jalenstrix's further thoughts: Now, about Additional Built-In Knowledge (a)...do we really need to have the learner preprogrammed with the learning order for the parameters? I mean, how many different orderings will actually work, anyway? And do they show any pattern that might be classified in some other way besides "Do P1 first, then P2, then P3..."?
Cue Some Empirical Work & Some Results
If the learner parses incoming data (words, in this case) with the metrical phonology structural pieces (aka parameters), and uses unambiguous data to set the various parameter values, guess what happens?
The learner can end up with the English set of parameter values.
Moreover, of the ridiculous number of different parameter orderings available, a scant 12 or so will actually lead to the correct parameter value set.
More specifically, Additional Built-In Knowledge (a) is not necessary - a learner who parses and learns from unambiguous data can get the right answer. The learner does not need to have the parameter-specific patterns preprogrammed in.
Now, about Additional Built-In Knowledge (b). First, a little more background on the parameters in P - some are more general than others. For instance, P1 has two choices P1a and P1b. If P1a is chosen, then the learner must further choose between P2a and P2b, P3a and P3b, and P4a and P4b. So, parameters P2, P3, and P4 are less general than parameter P1 since they are effectively specifications of one of the values for P1.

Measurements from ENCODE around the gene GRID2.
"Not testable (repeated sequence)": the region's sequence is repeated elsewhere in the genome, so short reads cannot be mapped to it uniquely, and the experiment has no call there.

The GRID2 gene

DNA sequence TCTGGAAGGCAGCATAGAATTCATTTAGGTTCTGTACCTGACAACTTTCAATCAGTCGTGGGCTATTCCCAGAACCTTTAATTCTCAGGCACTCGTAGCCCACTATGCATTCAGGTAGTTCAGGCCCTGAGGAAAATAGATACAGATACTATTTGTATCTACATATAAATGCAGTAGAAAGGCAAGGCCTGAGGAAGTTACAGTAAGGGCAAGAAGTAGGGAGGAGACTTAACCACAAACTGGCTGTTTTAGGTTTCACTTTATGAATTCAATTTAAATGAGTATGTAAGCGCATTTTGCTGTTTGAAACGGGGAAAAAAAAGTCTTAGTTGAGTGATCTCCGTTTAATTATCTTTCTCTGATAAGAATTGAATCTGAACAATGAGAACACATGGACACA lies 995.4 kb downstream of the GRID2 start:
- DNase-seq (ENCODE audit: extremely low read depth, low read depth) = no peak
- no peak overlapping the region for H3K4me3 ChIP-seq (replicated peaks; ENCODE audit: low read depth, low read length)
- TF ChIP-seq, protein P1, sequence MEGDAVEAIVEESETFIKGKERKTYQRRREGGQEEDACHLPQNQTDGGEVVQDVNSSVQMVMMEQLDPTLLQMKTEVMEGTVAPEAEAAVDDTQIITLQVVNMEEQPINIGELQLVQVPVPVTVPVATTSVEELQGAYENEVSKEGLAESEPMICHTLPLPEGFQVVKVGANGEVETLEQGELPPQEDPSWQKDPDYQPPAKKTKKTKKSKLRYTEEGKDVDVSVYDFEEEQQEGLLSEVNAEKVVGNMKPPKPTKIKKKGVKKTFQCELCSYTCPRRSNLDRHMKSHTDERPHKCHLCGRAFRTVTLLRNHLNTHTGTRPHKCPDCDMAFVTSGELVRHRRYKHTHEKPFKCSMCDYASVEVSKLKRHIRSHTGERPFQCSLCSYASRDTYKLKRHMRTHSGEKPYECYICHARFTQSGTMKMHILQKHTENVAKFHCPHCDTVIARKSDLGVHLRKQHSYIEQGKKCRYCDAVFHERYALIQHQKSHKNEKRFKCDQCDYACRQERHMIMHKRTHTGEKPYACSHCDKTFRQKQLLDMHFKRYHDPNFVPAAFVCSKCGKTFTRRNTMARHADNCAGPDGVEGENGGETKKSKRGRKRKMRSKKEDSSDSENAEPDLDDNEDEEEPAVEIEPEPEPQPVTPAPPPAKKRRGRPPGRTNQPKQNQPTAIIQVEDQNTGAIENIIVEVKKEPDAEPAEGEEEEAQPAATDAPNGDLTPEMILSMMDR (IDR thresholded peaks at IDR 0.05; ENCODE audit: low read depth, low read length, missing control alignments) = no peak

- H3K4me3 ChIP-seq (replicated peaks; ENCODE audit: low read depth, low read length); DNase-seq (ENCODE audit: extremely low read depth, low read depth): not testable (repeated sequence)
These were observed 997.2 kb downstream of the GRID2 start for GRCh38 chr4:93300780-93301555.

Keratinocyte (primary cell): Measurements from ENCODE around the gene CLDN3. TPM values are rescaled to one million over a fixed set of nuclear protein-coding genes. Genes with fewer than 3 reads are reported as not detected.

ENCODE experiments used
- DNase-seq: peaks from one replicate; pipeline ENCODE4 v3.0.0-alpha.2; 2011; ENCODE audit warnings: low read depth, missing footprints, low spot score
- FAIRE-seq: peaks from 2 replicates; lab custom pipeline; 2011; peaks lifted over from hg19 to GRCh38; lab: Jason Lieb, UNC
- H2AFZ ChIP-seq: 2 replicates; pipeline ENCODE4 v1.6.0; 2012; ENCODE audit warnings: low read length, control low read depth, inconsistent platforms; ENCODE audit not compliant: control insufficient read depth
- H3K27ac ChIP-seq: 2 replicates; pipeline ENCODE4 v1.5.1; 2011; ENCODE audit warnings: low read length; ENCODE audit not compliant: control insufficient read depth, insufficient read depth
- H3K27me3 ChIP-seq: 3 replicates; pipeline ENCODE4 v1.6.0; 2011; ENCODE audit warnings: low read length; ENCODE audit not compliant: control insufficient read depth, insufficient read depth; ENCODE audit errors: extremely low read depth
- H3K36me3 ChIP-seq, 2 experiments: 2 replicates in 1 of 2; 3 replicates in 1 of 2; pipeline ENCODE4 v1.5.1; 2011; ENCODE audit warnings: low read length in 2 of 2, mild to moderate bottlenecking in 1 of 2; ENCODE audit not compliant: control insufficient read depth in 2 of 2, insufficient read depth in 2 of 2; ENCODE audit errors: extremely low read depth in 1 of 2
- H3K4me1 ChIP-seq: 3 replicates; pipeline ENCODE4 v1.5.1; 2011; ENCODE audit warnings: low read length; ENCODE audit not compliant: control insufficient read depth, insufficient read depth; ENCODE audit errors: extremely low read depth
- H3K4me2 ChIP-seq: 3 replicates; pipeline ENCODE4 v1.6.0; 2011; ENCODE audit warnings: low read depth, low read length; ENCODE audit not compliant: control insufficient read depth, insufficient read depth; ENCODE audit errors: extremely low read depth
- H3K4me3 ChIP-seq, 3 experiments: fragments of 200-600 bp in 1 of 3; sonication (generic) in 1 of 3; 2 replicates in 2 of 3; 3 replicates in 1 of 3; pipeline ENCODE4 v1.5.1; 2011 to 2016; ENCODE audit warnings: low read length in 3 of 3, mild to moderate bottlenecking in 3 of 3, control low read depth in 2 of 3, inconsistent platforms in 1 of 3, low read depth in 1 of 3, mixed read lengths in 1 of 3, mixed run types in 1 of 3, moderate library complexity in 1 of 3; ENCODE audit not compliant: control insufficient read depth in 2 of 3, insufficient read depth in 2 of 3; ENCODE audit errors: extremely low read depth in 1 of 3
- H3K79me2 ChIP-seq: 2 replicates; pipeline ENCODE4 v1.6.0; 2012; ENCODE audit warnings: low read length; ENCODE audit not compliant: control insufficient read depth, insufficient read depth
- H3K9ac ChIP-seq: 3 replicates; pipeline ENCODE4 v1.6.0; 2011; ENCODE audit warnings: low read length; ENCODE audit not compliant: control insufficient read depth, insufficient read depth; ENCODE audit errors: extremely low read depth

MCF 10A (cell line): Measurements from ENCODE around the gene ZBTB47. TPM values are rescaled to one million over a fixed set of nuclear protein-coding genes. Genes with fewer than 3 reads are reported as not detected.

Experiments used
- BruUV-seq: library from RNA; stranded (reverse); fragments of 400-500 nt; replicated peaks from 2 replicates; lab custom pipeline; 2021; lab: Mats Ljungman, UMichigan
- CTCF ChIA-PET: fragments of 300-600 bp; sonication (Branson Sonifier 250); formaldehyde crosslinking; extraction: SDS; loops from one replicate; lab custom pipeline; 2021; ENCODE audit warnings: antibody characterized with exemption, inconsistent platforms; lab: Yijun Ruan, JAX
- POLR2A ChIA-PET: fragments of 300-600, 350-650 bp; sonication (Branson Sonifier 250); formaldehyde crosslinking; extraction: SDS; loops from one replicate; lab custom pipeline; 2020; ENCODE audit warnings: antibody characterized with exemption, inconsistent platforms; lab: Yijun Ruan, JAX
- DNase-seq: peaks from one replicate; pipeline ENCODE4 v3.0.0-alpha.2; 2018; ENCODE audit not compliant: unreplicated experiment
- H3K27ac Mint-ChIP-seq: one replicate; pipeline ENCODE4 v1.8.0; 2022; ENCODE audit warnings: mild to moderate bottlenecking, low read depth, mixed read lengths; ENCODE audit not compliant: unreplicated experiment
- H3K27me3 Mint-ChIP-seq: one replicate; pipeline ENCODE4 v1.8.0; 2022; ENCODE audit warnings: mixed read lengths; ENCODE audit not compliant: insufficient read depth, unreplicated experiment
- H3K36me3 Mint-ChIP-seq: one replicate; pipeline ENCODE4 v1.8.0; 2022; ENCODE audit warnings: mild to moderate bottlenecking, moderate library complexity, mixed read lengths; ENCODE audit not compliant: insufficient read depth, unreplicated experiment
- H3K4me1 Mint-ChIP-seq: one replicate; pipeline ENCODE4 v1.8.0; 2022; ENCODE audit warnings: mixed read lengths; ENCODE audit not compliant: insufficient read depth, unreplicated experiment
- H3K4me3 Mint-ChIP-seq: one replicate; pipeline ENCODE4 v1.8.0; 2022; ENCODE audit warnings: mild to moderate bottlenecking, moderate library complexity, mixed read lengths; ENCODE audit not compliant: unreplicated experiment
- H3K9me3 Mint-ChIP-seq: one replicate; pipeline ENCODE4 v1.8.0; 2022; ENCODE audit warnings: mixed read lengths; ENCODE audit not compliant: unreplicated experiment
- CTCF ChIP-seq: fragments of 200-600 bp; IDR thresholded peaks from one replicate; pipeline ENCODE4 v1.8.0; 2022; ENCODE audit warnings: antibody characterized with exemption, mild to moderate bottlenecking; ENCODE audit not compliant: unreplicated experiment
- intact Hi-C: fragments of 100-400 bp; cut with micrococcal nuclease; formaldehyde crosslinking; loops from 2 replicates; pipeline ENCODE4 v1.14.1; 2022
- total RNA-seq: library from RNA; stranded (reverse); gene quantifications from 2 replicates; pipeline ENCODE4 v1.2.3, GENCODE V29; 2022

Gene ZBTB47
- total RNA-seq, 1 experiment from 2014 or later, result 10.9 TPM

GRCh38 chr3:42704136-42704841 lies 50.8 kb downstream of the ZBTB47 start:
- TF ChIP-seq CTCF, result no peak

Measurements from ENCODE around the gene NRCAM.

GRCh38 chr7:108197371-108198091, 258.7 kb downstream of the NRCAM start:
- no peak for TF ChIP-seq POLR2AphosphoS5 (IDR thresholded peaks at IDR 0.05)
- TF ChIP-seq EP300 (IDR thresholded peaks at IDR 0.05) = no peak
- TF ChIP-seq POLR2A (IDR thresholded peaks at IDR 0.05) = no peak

A reasonable way to go for the learner might be to decide P1a vs. P1b, and then, if P1a is chosen, immediately start working on P2, P3, and P4 instead of looking at other more general parameters (say, P5). This is something like a depth-first traversal of the search space.
Another reasonable alternative is for the learner to decide P1a vs. P1b, and then, even if P1a is chosen, still go and work on the other more general parameters (say P5) before going back to the more-specific choices of P2, P3, and P4. This is something like a breadth-first traversal of the search space.
(Yet another alternative would be that it doesn't matter what sort of traversal the learner does. The learner chooses at random what parameters to work on.)
But then, guess what property all the 12 orderings which lead the learner to the correct English values have? Why, something like a breadth-first traversal of the search space? Why, yes! Yes, they do.
So what does this mean? That maybe Additional Built-In Knowledge (b) doesn't really have to be built-in so specifically. Instead, perhaps a learner could use the more general learning strategy of "Solve the more general problems first before worrying over the detailed stuff." The really peachy thing about this kind of heuristic is that it's already been touted in the realm of syntax learning as a sensible solution.
The fact that it falls out from the real live English data here? Confirmation, oooooh, baby.
So yes...this is basically the current academic happy.